6. Great recipe and tutorial. My wife and I are both from rural Indiana farm country and grew up on this, I learned how to make it from my grandmother and my now 103 year old great-aunt when I was a kid and your version is very similar to our family recipe. My wife and I’s families, along with most everyone else in the part of Indiana where we are from, are of Bavarian/Palatine/Swiss ancestry and this is Midwestern German heritage cooking at its finest.


    1. Andrew,thank you for your note. I’m always delighted to hear family stories and memories as you have shared. It’s a tradition I know my girls will carry forward as one of their all-time favorites.



  7. This has been a traditional dish in family as well. Here’s a variation that I like to make.

    I’m never one to waste anything. After Thanksgiving, when the meat has been cleaned off of the bones, use the bones to make your own turkey broth. Then put the scraps of white and dark meat that are always left over back in the broth. Add the homemade noodles and tada! you have the best turkey noodles.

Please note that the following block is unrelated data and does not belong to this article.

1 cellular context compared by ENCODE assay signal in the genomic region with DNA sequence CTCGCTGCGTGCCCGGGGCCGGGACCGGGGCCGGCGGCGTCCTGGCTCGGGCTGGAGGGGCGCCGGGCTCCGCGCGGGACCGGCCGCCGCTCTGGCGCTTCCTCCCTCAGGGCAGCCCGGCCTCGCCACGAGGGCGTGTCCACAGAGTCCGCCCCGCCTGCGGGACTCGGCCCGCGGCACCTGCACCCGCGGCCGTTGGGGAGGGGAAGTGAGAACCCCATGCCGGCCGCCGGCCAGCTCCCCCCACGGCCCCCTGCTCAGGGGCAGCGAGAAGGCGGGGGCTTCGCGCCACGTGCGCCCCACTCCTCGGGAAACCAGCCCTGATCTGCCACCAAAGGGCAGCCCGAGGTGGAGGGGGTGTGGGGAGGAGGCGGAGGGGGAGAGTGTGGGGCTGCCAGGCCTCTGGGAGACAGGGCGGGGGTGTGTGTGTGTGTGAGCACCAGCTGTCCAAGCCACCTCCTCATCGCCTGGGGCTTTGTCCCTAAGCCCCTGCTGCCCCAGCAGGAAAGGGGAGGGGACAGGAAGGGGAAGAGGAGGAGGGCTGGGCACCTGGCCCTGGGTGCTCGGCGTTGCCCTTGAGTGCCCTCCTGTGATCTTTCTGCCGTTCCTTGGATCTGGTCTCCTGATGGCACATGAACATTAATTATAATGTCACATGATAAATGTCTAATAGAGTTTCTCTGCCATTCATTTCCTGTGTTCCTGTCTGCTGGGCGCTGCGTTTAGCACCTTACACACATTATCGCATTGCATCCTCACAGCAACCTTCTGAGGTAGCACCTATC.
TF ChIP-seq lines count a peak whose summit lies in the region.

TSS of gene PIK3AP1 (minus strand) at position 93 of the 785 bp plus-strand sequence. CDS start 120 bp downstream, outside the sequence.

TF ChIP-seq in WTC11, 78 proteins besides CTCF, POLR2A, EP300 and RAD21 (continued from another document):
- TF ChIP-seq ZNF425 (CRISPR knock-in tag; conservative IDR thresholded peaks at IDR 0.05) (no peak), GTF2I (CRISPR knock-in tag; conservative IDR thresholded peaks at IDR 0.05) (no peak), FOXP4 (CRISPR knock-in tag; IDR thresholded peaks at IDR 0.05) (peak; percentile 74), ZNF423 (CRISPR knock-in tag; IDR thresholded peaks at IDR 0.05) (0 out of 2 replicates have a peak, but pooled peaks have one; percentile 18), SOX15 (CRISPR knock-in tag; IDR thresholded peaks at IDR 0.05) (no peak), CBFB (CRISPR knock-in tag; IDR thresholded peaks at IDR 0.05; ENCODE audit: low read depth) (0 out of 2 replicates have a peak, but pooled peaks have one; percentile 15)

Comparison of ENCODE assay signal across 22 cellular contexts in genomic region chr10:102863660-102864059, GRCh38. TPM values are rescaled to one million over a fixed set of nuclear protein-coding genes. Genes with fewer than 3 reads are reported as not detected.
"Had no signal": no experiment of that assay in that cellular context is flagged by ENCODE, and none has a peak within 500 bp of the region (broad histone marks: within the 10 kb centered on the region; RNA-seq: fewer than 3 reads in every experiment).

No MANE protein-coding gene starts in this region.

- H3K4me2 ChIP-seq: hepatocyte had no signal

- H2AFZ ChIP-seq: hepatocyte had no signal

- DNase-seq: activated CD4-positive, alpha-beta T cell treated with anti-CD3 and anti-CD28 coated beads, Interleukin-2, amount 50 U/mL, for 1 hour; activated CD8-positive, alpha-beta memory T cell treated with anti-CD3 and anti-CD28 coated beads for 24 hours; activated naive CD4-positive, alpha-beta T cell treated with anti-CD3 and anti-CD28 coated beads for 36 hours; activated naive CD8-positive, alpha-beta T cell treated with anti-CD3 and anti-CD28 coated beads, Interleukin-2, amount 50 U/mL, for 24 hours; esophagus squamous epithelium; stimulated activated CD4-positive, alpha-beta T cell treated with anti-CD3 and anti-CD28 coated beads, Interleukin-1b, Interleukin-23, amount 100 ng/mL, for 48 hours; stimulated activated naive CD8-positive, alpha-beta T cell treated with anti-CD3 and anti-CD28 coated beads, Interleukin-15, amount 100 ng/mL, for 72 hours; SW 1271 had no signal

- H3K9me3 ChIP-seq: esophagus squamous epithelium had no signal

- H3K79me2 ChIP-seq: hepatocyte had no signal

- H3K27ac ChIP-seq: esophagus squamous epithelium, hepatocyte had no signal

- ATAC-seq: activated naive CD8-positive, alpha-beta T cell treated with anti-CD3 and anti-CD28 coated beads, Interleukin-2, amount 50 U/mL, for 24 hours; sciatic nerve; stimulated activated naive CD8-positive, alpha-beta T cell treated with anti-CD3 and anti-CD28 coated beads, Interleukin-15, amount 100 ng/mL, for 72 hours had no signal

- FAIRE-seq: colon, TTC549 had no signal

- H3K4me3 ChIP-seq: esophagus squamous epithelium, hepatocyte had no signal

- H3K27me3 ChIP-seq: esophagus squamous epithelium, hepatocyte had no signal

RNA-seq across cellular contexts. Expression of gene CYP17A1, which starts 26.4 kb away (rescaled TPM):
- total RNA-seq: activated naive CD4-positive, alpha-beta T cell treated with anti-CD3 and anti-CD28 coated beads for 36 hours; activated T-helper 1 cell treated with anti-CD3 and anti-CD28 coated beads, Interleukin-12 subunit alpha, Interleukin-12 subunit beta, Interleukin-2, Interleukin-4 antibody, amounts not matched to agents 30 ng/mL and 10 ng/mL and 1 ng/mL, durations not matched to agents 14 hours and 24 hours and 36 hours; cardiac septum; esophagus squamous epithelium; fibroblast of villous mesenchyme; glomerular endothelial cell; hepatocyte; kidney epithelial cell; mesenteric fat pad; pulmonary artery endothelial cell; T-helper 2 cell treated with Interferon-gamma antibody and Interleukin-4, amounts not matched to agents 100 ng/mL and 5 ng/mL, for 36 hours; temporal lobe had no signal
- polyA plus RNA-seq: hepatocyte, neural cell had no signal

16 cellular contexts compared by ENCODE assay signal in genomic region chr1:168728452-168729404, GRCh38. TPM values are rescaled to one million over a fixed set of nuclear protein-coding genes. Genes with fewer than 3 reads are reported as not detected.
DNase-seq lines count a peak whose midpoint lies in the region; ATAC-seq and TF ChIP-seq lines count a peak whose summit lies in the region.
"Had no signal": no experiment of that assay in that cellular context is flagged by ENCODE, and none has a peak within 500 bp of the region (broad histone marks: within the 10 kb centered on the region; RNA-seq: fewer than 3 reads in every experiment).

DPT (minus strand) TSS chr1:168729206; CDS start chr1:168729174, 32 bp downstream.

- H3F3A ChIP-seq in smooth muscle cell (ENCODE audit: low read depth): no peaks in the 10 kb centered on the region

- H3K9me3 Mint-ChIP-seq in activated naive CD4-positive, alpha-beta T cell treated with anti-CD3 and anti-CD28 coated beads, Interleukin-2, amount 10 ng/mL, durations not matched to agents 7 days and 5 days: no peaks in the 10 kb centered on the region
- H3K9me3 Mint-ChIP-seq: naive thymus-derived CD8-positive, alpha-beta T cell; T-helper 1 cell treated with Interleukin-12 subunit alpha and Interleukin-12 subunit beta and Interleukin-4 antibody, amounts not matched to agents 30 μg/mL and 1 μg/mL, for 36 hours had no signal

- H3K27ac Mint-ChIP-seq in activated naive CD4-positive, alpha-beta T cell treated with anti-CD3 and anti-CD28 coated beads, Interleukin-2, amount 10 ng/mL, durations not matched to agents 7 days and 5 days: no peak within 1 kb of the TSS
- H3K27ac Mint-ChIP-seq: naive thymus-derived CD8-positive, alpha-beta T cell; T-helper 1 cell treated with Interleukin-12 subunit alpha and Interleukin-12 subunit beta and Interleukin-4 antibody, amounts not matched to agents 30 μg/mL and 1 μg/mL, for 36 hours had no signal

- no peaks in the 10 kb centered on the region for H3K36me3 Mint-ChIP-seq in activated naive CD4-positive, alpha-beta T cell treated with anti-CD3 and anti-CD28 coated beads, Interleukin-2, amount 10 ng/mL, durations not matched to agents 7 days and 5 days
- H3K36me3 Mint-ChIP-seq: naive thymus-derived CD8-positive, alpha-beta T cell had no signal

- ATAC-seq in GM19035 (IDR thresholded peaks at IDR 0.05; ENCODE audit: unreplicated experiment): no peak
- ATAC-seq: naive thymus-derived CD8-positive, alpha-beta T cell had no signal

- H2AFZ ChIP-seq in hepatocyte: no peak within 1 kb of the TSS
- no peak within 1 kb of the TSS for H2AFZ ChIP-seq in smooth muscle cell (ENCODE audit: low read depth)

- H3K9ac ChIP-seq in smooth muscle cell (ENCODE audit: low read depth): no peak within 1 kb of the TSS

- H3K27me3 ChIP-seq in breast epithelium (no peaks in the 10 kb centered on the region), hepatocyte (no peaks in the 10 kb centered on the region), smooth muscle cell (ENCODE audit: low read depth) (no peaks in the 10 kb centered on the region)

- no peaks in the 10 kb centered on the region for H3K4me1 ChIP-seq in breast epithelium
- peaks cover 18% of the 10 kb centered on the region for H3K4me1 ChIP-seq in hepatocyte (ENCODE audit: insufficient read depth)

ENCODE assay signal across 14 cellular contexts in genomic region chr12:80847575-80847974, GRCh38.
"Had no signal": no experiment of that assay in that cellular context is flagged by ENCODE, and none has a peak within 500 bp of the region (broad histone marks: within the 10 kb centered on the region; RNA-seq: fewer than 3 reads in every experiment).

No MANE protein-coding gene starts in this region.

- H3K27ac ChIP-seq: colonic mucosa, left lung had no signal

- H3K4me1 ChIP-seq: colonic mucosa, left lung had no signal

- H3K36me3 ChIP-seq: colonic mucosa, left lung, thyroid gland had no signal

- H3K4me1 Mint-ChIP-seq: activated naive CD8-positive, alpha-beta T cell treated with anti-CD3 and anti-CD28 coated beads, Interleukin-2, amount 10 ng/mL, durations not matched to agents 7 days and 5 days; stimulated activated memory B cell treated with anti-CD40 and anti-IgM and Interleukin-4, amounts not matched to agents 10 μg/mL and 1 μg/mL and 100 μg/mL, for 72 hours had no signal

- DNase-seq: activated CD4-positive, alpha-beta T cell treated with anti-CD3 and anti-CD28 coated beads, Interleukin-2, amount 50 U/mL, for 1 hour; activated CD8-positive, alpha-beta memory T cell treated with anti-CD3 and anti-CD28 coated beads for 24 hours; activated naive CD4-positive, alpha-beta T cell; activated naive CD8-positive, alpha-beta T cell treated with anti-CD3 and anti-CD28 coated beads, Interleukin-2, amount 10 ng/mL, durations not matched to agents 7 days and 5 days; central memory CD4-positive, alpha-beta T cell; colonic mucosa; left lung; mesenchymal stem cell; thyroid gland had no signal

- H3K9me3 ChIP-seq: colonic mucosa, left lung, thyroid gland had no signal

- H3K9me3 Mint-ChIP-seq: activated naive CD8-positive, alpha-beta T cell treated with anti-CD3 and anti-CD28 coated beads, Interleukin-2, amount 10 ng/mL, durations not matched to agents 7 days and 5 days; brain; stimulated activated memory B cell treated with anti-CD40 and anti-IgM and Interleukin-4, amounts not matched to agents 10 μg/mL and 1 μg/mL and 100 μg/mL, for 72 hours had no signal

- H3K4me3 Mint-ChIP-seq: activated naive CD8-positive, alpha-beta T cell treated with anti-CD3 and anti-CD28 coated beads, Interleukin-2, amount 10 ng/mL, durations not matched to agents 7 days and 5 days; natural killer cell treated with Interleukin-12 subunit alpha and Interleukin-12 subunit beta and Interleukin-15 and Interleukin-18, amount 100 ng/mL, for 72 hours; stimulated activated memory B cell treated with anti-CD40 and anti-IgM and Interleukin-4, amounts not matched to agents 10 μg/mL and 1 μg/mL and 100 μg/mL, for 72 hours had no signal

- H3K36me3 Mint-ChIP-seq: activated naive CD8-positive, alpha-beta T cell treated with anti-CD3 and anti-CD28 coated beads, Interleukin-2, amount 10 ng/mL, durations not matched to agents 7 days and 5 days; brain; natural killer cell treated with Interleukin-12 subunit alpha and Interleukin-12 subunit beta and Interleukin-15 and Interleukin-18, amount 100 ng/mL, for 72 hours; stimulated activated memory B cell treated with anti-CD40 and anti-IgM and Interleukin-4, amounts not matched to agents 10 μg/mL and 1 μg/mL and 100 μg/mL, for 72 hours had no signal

Even if I don’t make something out of my broth right away, I at least freeze it in large tubs. Here’s a tip: freeze your turkey meat in the broth. It keeps the meat from getting freezer burn and will taste as fresh as the day you froze it.


  8. Thank you for having this recipe. Ive been searching for plain old chicken and noodles recipe ever since i left iowa 4 years ago. All the other websites have extra stuff in them and fancied it up.


    1. You are so welcome, Alicia. People that have never enjoyed this recipe don’t understand how it could be so delicious. Those of us that grew up with it, totally understand. Enjoy!


Leave a Reply

Fill in your details below or click an icon to log in: Logo

You are commenting using your account. Log Out /  Change )

Facebook photo

You are commenting using your Facebook account. Log Out /  Change )

Connecting to %s